Downhole logging was conducted in Hole 1170D after it had been drilled to a depth of 780 mbsf with a 9.785-in drill bit. The basal 355 m was cored, whereas the upper 425 m of the hole was drilled ahead with a center bit (see "Operations"). The presence of indurated limestone horizons above and below an unconsolidated glauconitic sand unit between 474 and 529 mbsf led to the decision to log the hole in two parts. The pipe was initially set at 529.2 mbsf to insure that TD was achieved by each of the tool strings. After a wiper trip (see "Downhole Measurements" in the "Site 1168" chapter) and displacing the hole with sepiolite mud, the RCB bit was released in preparation for logging.
Three tool-string configurations were run, the triple combo, the GHMT-sonic, and the FMS-sonic (see "Downhole Measurements" in the "Explanatory Notes" chapter). The dipole shear sonic imager (DSI) was run in combination with both the GHMT and the FMS in order to compare the quality of sonic data from different tool-string configurations. In combination with the GHMT, the DSI was run in P and S, upper and lower dipole mode (see Schlumberger, 1995). With the FMS-sonic tool string, the DSI was initially run in P and S, upper dipole mode. However, because of problems with data acquisition during this tool run, the DSI was discontinued after two aborted attempts to log the formation (see "Results/Data Quality"). The weather was moderate and heave was typically between 3 and 4 m. Occasionally heave increased sufficiently to cause the wireline heave compensator to stroke out, which occurred once during each pass of the triple combo and GHMT-sonic tool strings.
Upon completion of logging operations in the bottom portion of the hole, the wireline tools were rigged down and the drillers attempted to raise the pipe to ~200 mbsf for the second stage of logging. However, after removing two stands of pipe, the drillers were unable to raise the drill string above 468 mbsf. After trying unsuccessfully to free the drill string, the pipe was severed at 317 mbsf, preventing any logging in the upper section of the hole (see "Operations"). Details of the intervals logged, together with the position of the pipe and the depth of the seafloor, are shown in Figure F38.
The principal results are shown in Figures F39, F40, F41. Borehole conditions were excellent. No ledges or obstructions were encountered and, with one exception, caliper readings from both the triple-combo and FMS tool strings show a smooth borehole with a diameter typically between 10.5 and 12 in (Fig. F39). The one exception can be seen at ~645-650 mbsf, where the borehole width rapidly increased to a maximum value of 16.6 in. This washout corresponds to a decrease in natural gamma, resistivity, sonic velocity, and density values and to an increase in porosity values (Figs. F39, F40). The excellent hole conditions over the rest of the interval resulted in particularly good measurements in the contact tools such as density, porosity, and FMS.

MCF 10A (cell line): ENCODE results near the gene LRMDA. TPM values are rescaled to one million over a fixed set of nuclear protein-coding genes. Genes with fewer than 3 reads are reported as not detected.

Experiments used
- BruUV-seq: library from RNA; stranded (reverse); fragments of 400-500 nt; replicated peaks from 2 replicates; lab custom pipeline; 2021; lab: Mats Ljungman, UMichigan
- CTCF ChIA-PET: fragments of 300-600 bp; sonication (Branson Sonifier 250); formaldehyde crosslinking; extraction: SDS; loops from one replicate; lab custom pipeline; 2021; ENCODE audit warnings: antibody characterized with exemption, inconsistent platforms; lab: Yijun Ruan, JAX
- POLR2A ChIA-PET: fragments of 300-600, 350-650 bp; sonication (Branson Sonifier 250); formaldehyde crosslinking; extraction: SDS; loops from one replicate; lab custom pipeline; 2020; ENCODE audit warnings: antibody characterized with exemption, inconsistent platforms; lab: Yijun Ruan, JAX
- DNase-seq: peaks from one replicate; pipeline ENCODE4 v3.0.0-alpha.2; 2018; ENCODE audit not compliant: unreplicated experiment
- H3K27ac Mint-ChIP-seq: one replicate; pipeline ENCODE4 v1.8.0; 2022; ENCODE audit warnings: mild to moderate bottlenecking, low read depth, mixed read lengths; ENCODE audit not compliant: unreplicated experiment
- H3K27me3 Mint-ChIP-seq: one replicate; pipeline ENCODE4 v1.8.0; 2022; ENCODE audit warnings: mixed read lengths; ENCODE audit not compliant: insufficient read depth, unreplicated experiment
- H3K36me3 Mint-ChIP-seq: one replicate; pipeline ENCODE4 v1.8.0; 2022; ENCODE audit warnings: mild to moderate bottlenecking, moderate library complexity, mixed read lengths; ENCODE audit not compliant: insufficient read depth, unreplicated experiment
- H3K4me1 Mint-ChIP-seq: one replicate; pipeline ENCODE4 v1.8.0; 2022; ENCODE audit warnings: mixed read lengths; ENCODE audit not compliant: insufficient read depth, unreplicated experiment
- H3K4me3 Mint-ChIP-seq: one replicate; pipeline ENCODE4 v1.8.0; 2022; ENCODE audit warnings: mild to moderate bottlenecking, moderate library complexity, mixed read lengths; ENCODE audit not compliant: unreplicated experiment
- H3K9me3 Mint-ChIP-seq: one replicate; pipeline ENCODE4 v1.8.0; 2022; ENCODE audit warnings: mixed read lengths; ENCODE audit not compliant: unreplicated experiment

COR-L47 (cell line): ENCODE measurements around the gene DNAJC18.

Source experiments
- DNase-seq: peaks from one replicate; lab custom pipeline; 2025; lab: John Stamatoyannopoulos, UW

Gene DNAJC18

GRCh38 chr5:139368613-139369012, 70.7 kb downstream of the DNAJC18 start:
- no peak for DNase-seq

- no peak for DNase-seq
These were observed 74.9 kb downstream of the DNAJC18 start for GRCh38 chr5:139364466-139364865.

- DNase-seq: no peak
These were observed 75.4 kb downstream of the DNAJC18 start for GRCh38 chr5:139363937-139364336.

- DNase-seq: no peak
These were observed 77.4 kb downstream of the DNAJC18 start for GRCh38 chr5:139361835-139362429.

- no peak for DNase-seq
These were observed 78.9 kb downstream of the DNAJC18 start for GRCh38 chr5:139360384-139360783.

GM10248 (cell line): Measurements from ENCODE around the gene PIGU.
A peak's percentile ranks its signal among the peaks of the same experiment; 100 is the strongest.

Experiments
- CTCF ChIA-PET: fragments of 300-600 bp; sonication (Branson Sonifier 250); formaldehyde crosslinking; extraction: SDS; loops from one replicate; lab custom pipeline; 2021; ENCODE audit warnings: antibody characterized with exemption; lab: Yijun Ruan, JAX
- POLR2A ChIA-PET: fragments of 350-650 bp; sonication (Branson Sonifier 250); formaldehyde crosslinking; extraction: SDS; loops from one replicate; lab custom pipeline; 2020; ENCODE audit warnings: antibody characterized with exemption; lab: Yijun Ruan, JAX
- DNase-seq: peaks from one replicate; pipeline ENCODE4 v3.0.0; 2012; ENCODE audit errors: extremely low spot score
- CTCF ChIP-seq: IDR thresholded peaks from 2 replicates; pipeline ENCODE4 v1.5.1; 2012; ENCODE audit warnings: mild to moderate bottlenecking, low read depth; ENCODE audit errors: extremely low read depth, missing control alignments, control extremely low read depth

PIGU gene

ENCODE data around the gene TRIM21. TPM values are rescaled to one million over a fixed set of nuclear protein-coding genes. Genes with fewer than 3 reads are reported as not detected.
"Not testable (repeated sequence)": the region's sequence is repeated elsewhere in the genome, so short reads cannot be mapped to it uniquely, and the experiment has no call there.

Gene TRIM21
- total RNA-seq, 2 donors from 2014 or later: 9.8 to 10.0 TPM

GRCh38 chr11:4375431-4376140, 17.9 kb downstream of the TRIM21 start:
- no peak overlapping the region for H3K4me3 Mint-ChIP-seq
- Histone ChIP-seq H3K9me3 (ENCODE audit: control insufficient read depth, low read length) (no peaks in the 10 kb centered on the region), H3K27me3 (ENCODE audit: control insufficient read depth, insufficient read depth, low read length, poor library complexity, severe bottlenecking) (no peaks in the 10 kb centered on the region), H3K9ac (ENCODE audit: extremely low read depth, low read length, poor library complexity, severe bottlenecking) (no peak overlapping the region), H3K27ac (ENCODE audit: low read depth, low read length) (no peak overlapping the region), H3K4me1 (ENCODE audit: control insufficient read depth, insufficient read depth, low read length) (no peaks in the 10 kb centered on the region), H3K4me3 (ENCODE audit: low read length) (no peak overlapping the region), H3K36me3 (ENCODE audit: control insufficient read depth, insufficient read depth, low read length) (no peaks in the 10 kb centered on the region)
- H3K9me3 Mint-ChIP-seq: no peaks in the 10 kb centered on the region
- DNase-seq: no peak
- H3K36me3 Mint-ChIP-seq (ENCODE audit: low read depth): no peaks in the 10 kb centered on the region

Density and porosity values tend to increase and decrease respectively downhole, implying increased lithification with depth. A comparison between core and log density (Fig. F42) shows that log values are consistently higher than the core results and that this discrepancy increases with depth, perhaps because of core expansion when it is unloaded. Density porosity, neutron porosity, and core porosity values show generally good agreement downhole (Fig. F43). However, the slight offset between density porosity and neutron porosity increases below ~683 mbsf, at the log Unit 2/3 boundary (see "Log Units"). This may be caused by the increased influence of organic material and terrestrial clays (see "Discussion") on the neutron porosity values because the neutron tool fails to differentiate between hydrogen in pore spaces and hydrogen bound in clays and organic matter.
Although heave was significant enough to shut down the heave compensator during each pass of the first two tool strings, subsequent passes of each string covered the intervals lacking active heave compensation during the original passes. Heave also affected the FMS raw data, resulting in apparently constant conductivity over depth intervals as the tool stalled its ascent; however, routine processing removed most of the problems.
The GHMT total field measurements were within the acceptable range, and the susceptibility log shows all of the same fine-scale structure as the core measurements from the MST track, which should allow a core-log correlation capable of determining more precisely the core gaps and postcoring expansion (see "Downhole Measurements" in the "Site 1168" chapter).
The only major lithologic variation within the logged interval was a distinct limestone horizon at 589 mbsf, which is recognizable as a strong minimum in porosity and natural gamma radiation and a maximum in resistivity corresponding to a white stripe in the FMS image (Fig. F44). This limestone horizon can be clearly identified at 589 mbsf in both the neutron and core porosities (Fig. F43), indicating that there is very little depth mismatch between the two data sets at this point. The limestone is also evident in the core densities (Fig. F42) and core sonic velocities (Fig. F45), although it can not be identified in the log densities (Fig. F42) and log sonic velocities (Fig. F45). Log sonic velocities are typically 50-100 m/s below those measured in the core. The higher discreet sample values may be the result of a natural sampling bias toward consolidated (higher velocity) vs. unconsolidated (lower velocity) layers because they are less likely to biscuit or crack during coring and splitting, resulting in an overestimate of the mean core velocities.